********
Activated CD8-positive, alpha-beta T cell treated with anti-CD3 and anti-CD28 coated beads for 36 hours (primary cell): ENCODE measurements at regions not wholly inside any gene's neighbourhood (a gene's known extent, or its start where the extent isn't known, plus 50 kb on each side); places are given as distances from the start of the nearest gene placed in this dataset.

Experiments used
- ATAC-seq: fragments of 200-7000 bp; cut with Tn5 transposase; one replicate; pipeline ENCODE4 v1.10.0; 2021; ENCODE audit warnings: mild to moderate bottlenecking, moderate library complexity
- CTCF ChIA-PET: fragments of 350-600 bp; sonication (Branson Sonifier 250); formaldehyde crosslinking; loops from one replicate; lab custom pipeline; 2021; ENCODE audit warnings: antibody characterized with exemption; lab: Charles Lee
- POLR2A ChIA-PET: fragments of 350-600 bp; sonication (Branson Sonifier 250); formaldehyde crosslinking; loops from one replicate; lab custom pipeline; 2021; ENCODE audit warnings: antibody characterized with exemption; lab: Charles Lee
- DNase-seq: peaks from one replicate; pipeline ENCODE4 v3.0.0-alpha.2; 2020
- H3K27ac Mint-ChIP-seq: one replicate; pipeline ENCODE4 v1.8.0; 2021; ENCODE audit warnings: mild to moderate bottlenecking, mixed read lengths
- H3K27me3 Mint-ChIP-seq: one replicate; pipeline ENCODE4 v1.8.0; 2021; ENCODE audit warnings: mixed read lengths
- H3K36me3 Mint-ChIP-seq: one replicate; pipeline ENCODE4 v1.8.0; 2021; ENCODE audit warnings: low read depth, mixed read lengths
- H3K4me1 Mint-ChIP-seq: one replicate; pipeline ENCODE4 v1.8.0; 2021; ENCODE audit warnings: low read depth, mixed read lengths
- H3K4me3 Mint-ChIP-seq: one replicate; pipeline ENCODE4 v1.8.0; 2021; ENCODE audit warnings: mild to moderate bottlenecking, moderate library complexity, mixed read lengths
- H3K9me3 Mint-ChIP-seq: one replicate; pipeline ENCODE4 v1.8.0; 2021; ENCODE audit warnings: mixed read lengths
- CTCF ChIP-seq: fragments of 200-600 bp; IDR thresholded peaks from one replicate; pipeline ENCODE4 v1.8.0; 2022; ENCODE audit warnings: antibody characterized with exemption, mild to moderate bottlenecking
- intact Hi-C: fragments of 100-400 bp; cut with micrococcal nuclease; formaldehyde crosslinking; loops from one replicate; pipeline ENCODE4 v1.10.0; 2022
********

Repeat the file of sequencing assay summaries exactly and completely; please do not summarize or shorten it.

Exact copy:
Activated CD8-positive, alpha-beta T cell treated with anti-CD3 and anti-CD28 coated beads for 36 hours (primary cell): ENCODE measurements at regions not wholly inside any gene's neighbourhood (a gene's known extent, or its start where the extent isn't known, plus 50 kb on each side); places are given as distances from the start of the nearest gene placed in this dataset.

Experiments used
- ATAC-seq: fragments of 200-7000 bp; cut with Tn5 transposase; one replicate; pipeline ENCODE4 v1.10.0; 2021; ENCODE audit warnings: mild to moderate bottlenecking, moderate library complexity
- CTCF ChIA-PET: fragments of 350-600 bp; sonication (Branson Sonifier 250); formaldehyde crosslinking; loops from one replicate; lab custom pipeline; 2021; ENCODE audit warnings: antibody characterized with exemption; lab: Charles Lee
- POLR2A ChIA-PET: fragments of 350-600 bp; sonication (Branson Sonifier 250); formaldehyde crosslinking; loops from one replicate; lab custom pipeline; 2021; ENCODE audit warnings: antibody characterized with exemption; lab: Charles Lee
- DNase-seq: peaks from one replicate; pipeline ENCODE4 v3.0.0-alpha.2; 2020
- H3K27ac Mint-ChIP-seq: one replicate; pipeline ENCODE4 v1.8.0; 2021; ENCODE audit warnings: mild to moderate bottlenecking, mixed read lengths
- H3K27me3 Mint-ChIP-seq: one replicate; pipeline ENCODE4 v1.8.0; 2021; ENCODE audit warnings: mixed read lengths
- H3K36me3 Mint-ChIP-seq: one replicate; pipeline ENCODE4 v1.8.0; 2021; ENCODE audit warnings: low read depth, mixed read lengths
- H3K4me1 Mint-ChIP-seq: one replicate; pipeline ENCODE4 v1.8.0; 2021; ENCODE audit warnings: low read depth, mixed read lengths
- H3K4me3 Mint-ChIP-seq: one replicate; pipeline ENCODE4 v1.8.0; 2021; ENCODE audit warnings: mild to moderate bottlenecking, moderate library complexity, mixed read lengths
- H3K9me3 Mint-ChIP-seq: one replicate; pipeline ENCODE4 v1.8.0; 2021; ENCODE audit warnings: mixed read lengths
- CTCF ChIP-seq: fragments of 200-600 bp; IDR thresholded peaks from one replicate; pipeline ENCODE4 v1.8.0; 2022; ENCODE audit warnings: antibody characterized with exemption, mild to moderate bottlenecking
- intact Hi-C: fragments of 100-400 bp; cut with micrococcal nuclease; formaldehyde crosslinking; loops from one replicate; pipeline ENCODE4 v1.10.0; 2022